Steak Through the Heart? 

Chicken restaurant plans mad-cow based marketing blitz

Chicken restaurant plans mad-cow based marketing blitz

“Have you ever heard of mad chicken disease?” With the stroke of that undeniably powerful slogan, Otter’s Chicken Tenders, a recently opened restaurant on Demonbreun Street, is calling all eaters.

Otter’s has been enjoying good word of mouth despite—or maybe because of—its one-note menu of all chicken tenders, all the time. When Otter’s first opened last year, the idea of an all-chicken-tenders place seemed almost like a joke, sort of like an update of the old Saturday Night Live skit about the diner that that served only cheeseburgers.

That was before the advent of American mad cow disease.

Now, sensing that the time may be right to compete with steakhouses head-on, Otter’s owner, Talbott Ottinger, says he’s going about raising his restaurant’s profile.

“We’re going to have billboards that have that new slogan in big letters, and we’re going to buy space near Outback and Logan’s and every other place we can,” he says.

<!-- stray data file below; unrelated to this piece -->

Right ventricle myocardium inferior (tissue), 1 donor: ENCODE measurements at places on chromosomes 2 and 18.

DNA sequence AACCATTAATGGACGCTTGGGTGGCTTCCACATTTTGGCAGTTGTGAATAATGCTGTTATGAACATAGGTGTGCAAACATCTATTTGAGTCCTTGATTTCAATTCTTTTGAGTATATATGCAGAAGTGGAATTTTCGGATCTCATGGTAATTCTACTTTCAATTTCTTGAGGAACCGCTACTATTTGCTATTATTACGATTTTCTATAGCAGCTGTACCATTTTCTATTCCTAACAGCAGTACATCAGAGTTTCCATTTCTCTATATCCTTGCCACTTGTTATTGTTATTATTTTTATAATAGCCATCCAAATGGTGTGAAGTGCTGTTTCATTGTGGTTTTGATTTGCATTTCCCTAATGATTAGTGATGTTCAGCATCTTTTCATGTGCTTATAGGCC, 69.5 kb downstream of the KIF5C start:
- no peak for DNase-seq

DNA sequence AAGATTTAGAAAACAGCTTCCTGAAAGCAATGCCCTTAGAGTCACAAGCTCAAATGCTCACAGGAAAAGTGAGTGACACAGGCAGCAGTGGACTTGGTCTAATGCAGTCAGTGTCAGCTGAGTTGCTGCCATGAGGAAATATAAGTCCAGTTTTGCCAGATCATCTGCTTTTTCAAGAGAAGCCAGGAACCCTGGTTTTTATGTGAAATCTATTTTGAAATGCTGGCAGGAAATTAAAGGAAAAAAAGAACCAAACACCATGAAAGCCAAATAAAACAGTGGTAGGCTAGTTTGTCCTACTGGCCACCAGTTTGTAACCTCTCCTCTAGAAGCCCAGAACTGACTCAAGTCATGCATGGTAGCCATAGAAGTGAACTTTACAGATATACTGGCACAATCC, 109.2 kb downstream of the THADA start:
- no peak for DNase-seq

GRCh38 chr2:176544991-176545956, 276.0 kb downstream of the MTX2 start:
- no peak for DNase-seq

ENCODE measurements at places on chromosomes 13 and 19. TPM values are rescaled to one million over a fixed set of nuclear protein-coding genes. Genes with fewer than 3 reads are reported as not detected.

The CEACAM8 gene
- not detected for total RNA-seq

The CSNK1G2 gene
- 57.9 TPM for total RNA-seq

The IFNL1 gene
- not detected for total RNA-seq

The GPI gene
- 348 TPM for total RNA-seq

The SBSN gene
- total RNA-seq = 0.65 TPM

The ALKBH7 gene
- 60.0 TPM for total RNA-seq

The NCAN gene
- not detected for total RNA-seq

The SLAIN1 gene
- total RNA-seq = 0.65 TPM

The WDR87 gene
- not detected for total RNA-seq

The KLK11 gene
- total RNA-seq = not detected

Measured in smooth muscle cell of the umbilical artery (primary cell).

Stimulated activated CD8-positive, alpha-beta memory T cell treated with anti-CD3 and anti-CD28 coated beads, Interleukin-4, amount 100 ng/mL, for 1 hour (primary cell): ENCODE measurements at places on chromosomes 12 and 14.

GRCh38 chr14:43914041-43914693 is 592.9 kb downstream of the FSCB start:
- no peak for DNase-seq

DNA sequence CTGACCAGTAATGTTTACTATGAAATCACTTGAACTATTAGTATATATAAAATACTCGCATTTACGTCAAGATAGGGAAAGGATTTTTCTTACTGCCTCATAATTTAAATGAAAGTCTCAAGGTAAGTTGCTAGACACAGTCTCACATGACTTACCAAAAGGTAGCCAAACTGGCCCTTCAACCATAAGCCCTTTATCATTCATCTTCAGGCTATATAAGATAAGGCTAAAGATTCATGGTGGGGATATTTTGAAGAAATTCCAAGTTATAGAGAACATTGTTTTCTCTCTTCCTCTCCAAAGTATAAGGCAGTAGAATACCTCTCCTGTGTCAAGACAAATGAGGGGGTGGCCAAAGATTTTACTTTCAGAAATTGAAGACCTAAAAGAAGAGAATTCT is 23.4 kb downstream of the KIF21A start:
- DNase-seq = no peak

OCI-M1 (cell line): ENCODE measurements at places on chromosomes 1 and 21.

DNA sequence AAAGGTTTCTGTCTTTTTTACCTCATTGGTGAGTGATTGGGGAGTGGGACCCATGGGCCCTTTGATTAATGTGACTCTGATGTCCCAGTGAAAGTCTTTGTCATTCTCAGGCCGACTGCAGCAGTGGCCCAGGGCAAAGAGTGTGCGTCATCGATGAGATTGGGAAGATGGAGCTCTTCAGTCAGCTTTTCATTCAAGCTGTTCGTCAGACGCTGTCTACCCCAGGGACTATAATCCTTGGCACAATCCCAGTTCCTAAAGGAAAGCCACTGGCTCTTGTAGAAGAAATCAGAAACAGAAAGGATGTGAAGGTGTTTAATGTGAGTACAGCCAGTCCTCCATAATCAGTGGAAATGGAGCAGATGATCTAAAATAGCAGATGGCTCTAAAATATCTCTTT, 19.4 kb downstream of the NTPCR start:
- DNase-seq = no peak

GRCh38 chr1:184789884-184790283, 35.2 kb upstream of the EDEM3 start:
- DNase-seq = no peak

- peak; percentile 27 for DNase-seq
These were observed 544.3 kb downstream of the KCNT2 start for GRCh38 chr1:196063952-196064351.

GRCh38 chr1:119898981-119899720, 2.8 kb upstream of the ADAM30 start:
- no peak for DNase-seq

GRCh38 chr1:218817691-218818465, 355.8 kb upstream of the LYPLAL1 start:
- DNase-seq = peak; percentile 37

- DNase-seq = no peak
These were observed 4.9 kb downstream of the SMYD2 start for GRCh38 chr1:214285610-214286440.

Ottinger said he is working with the Chicken Marketing Council, a national trade group, to license his concept for other similar stores nationwide, including the Atlanta-based Chik-fil-A chain, and maybe even industry giant KFC.

“We’re having a prototype suit made up of a cow in a straitjacket that we’re calling Maddy Cow, and we’re going to have her showing up in public areas near hamburger and steak places,” he says. “If you have to walk past a giant cow in a straitjacket to get into a restaurant, you’ll think twice about what you order,” he says confidently.

“And we’re talking to toy makers about creating a doll-sized version of Maddy that we’ll sell in toy stores. This is going to be big.”

Despite Ottinger’s enthusiasm, steakhouse owners don’t seem worried about either his planned publicity assault or the specter of mad cow disease in general.

“Steak has a unique place in American life,” says one steakhouse manager. “Nobody ever says, 'Let’s go out and have a celebratory piece of chicken.’ ”

(The Fabricator is satire. Don’t believe everything you read.)

“Steak has a unique place in American life,” says one steakhouse manager. “Nobody ever says, 'Let’s go out and have a celebratory piece of chicken.’ ”

(The Fabricator is satire. Don’t believe everything you read.)

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